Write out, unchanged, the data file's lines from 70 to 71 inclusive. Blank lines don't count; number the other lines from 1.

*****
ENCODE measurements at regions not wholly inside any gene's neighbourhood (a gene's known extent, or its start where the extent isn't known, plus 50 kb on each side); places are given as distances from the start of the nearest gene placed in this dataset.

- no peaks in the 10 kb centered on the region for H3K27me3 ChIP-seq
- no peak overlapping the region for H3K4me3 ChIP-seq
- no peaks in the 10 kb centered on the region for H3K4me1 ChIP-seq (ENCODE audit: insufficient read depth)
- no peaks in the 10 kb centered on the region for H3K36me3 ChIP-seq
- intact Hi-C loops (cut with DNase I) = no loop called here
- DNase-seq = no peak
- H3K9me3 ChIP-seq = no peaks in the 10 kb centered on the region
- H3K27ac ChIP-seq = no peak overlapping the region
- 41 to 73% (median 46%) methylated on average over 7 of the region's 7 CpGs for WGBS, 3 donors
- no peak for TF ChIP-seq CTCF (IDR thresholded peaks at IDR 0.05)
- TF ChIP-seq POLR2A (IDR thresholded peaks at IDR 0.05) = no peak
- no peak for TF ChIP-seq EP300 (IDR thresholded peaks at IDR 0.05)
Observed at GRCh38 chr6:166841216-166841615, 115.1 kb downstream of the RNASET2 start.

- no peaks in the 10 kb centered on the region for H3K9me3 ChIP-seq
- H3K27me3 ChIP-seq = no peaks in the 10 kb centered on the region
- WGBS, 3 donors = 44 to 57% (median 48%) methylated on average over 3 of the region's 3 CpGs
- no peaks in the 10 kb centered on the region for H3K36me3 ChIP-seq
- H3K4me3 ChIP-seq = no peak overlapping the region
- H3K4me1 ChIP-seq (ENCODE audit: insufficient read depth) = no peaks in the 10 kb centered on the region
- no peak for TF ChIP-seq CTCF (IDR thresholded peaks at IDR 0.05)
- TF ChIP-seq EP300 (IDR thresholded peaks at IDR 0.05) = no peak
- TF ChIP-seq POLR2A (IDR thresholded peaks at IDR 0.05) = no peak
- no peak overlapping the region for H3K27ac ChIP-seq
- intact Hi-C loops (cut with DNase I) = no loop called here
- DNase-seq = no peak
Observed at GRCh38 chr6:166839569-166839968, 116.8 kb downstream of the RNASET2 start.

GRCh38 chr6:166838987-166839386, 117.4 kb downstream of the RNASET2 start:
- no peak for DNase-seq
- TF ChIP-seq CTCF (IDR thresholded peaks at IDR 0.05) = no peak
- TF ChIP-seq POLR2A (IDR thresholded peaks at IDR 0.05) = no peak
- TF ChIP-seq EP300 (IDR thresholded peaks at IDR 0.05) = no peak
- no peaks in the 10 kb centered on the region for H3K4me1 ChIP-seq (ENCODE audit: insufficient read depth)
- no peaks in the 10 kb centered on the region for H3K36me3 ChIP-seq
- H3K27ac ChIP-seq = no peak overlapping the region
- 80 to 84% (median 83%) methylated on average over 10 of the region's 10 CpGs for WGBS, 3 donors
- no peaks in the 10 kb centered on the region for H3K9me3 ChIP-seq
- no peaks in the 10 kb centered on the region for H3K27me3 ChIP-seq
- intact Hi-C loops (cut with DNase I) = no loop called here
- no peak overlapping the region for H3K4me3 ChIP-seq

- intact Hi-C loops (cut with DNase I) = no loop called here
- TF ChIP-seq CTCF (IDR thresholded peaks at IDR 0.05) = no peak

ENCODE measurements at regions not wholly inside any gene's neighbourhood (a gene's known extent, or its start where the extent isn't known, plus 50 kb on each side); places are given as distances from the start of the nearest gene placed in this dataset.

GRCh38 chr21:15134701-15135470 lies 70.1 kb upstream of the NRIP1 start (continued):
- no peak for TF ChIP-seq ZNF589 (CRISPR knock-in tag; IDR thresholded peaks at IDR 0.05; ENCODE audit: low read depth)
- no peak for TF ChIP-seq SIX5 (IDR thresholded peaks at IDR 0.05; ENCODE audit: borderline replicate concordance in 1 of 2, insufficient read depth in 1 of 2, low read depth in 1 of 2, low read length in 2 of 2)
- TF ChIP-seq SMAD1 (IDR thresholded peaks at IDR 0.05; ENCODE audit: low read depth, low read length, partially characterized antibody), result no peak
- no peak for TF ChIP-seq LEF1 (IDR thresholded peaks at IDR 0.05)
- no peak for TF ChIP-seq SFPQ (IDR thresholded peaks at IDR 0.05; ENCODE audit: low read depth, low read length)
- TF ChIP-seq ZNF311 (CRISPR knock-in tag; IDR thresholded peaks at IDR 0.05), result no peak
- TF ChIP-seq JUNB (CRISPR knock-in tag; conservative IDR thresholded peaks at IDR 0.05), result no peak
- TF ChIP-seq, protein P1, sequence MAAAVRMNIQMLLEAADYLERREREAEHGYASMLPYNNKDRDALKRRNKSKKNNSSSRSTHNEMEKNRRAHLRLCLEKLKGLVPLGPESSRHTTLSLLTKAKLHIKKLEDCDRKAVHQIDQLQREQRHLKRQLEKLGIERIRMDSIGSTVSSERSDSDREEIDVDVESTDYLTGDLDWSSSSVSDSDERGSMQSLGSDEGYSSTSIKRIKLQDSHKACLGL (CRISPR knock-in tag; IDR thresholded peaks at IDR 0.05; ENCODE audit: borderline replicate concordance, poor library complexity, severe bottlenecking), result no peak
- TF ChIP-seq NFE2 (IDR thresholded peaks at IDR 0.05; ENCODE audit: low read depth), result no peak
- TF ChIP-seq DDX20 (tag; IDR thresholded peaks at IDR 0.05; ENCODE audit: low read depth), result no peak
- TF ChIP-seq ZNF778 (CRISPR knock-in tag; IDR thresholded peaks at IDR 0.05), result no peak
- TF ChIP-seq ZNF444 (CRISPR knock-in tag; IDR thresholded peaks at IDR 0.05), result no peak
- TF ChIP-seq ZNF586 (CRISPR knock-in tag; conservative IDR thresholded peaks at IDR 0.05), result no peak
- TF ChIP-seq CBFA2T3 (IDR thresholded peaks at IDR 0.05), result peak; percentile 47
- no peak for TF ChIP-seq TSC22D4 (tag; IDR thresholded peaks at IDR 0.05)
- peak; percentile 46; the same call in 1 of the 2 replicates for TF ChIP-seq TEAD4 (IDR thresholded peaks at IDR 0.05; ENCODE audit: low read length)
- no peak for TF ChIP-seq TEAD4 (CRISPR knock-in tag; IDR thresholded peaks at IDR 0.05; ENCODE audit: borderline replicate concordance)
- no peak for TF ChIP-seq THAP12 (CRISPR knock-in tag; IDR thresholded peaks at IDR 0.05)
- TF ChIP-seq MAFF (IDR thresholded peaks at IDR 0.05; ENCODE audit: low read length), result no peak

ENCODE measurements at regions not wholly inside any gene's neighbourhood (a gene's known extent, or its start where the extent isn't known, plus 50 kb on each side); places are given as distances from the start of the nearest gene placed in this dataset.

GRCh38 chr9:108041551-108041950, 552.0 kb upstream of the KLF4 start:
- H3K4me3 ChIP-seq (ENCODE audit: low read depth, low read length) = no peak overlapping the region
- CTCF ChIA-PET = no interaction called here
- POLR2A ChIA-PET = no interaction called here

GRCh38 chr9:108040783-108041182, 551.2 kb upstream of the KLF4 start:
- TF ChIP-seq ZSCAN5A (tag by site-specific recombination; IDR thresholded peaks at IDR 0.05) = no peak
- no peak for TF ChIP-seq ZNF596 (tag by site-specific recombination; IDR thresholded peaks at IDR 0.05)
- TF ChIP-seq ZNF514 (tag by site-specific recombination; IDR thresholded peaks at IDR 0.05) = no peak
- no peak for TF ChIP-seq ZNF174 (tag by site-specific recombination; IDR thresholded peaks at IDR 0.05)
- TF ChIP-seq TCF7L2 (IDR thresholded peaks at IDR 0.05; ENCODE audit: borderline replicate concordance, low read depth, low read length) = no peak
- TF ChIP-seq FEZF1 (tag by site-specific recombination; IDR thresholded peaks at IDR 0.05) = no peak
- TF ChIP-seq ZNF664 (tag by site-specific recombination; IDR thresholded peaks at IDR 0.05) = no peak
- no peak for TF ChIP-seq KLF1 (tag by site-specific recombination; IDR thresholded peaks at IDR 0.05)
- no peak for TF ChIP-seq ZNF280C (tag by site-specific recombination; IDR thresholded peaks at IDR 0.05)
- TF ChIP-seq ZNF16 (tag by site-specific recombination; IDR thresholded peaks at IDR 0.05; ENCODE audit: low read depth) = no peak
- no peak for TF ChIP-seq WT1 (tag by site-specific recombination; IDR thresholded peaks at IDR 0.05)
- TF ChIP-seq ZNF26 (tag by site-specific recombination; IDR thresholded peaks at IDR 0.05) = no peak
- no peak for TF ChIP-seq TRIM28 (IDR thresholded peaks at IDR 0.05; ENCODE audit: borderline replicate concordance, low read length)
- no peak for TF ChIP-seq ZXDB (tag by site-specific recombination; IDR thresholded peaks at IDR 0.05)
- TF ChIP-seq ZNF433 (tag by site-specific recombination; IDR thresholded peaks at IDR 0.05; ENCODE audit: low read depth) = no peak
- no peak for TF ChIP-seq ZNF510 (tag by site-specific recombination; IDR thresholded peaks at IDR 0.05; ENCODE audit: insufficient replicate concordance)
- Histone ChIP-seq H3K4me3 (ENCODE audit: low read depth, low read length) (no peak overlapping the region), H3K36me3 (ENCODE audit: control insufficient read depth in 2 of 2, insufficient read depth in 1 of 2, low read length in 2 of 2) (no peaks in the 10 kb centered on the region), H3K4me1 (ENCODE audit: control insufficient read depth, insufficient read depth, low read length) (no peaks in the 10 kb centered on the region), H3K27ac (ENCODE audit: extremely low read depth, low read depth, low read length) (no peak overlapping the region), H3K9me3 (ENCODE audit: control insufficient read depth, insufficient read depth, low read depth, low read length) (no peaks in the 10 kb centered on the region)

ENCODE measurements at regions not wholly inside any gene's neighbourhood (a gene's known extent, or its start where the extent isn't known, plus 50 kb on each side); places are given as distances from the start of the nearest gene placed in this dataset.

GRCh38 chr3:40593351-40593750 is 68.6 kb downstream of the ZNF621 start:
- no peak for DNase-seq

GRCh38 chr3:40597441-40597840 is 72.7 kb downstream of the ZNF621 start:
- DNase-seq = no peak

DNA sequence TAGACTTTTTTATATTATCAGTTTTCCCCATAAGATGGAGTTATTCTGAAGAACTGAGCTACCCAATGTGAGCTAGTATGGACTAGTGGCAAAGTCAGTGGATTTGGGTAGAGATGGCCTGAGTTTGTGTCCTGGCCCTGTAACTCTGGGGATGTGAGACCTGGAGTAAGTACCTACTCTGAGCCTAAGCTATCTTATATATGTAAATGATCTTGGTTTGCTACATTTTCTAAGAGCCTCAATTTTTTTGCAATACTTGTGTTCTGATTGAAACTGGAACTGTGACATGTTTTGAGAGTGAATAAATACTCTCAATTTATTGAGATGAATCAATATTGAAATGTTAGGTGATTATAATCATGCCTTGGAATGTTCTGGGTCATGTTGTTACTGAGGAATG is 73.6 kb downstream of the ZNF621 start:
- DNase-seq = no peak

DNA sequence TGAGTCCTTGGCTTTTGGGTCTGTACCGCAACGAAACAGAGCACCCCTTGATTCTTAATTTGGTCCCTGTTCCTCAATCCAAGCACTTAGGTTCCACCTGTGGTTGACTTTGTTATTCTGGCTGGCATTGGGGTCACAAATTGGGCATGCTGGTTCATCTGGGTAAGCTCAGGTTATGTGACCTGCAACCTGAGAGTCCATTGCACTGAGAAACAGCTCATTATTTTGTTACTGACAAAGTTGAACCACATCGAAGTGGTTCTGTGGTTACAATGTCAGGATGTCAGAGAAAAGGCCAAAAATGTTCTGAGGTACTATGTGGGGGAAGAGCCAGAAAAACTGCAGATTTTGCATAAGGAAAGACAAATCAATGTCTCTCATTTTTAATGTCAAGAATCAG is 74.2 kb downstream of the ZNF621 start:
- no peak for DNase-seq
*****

- TF ChIP-seq ZSCAN5A (tag by site-specific recombination; IDR thresholded peaks at IDR 0.05) = no peak
- no peak for TF ChIP-seq ZNF596 (tag by site-specific recombination; IDR thresholded peaks at IDR 0.05)